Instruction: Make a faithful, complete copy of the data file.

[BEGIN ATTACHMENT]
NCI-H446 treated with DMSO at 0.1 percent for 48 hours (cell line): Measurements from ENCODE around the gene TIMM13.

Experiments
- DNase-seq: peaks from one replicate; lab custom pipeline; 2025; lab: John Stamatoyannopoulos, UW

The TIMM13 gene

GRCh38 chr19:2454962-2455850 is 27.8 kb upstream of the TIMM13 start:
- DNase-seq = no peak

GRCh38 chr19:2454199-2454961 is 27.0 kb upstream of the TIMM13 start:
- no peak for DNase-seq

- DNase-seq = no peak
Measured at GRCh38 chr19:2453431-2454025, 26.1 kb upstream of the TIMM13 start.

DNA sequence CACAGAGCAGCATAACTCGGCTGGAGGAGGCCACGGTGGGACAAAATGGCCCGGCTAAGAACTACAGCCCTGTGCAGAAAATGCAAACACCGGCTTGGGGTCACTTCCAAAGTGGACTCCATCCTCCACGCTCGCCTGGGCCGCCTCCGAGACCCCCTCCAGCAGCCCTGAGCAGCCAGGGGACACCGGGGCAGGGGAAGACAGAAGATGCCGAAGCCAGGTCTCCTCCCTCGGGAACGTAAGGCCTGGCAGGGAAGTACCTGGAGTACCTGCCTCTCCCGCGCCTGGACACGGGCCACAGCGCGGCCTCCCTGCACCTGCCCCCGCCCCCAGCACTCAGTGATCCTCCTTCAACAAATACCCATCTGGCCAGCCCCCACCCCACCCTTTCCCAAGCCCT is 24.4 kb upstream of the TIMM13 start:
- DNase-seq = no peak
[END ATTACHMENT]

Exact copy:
NCI-H446 treated with DMSO at 0.1 percent for 48 hours (cell line): Measurements from ENCODE around the gene TIMM13.

Experiments
- DNase-seq: peaks from one replicate; lab custom pipeline; 2025; lab: John Stamatoyannopoulos, UW

The TIMM13 gene

GRCh38 chr19:2454962-2455850 is 27.8 kb upstream of the TIMM13 start:
- DNase-seq = no peak

GRCh38 chr19:2454199-2454961 is 27.0 kb upstream of the TIMM13 start:
- no peak for DNase-seq

- DNase-seq = no peak
Measured at GRCh38 chr19:2453431-2454025, 26.1 kb upstream of the TIMM13 start.

DNA sequence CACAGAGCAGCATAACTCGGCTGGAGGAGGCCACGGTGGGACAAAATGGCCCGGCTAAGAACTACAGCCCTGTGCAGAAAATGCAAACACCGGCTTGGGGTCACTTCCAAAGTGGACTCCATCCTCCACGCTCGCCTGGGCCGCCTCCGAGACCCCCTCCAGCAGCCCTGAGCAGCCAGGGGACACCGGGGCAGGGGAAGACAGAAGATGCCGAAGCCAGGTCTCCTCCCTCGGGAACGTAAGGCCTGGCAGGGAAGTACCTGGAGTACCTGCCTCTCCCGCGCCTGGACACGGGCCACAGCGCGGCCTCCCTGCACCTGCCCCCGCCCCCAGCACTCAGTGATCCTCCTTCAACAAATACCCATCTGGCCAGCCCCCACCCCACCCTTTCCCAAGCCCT is 24.4 kb upstream of the TIMM13 start:
- DNase-seq = no peak